Risk evaluations to dampen eco-protests

Source:Global Times Published: 2012-11-13 1:30:05

Social risk evaluations will be conducted before starting major projects, which is expected to help reduce the number of "mass incidents" (a generic term referring to riots and protests) caused by environmental problems, said Minister of Environmental Protection Zhou Shengxian Monday.

When asked why mass incidents linked to environment-related issues have been rising in recent years, during a press conference at the ongoing Party congress, Zhou admitted that social risk assessment had been ignored in the past.

Zhou revealed that the State Council has clearly regulated that social risk evaluation has to be included in project proposals.

"The ministry will work together with other departments to evaluate a project's social risk, through which I believe emergent mass incidents will be reduced to some extent," said the minister.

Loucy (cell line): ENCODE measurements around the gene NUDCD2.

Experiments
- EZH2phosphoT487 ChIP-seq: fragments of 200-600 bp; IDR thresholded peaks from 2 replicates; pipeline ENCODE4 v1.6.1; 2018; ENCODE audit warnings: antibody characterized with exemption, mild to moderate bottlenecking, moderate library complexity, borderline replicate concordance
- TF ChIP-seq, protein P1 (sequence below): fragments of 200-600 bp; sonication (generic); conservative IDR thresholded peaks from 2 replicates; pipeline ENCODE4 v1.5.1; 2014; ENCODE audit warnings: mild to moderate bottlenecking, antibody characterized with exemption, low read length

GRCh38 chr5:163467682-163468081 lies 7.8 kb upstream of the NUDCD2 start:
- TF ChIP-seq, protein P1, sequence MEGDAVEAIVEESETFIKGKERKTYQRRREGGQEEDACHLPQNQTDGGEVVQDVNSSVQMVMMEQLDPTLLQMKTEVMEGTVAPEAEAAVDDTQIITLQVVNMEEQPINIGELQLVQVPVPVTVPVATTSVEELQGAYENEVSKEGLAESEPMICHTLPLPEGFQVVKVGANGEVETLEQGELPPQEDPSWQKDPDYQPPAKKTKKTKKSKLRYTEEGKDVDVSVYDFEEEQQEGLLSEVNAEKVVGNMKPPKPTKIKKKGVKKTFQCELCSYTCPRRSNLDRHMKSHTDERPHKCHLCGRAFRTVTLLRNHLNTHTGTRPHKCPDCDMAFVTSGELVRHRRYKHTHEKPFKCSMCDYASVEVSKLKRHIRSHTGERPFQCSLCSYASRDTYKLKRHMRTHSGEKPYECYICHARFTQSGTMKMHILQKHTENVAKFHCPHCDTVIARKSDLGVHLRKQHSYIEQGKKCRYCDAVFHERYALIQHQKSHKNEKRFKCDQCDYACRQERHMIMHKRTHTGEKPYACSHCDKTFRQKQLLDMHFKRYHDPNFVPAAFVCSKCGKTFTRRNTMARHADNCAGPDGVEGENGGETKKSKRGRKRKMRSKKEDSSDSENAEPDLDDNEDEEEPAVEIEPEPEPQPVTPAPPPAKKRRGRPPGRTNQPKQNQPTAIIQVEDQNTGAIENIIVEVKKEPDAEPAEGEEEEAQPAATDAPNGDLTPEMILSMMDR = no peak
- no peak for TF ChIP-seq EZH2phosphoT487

Last month, hundreds of residents in Ningbo, East China's Zhejiang Province took to the streets, protesting against the construction of a controversial paraxylene plant that may harm public health and the local environment.

A similar incident took place in Shifang, Sichuan Province in July when locals protested against the construction of a metal refinery.

Zhou said environmental problems are unavoidable when economic and social development reaches a certain point. "China is experiencing great economic and social development, which puts environmental problems into a sensitive period," said Zhou.

According to the minister, the lack of sound laws and mechanisms for social risk evaluation of major projects and the incapability of local governments are also behind the rising number of incidents.

"We should disclose all the information related to environmental assessment, including the promises made by local government officials, to the public for better supervision," said Zhou, noting that more people should be allowed to participate in the decision-making and any assessment should be conducted according to the law.

More in special coverage:

Posted in: Green

blog comments powered by Disqus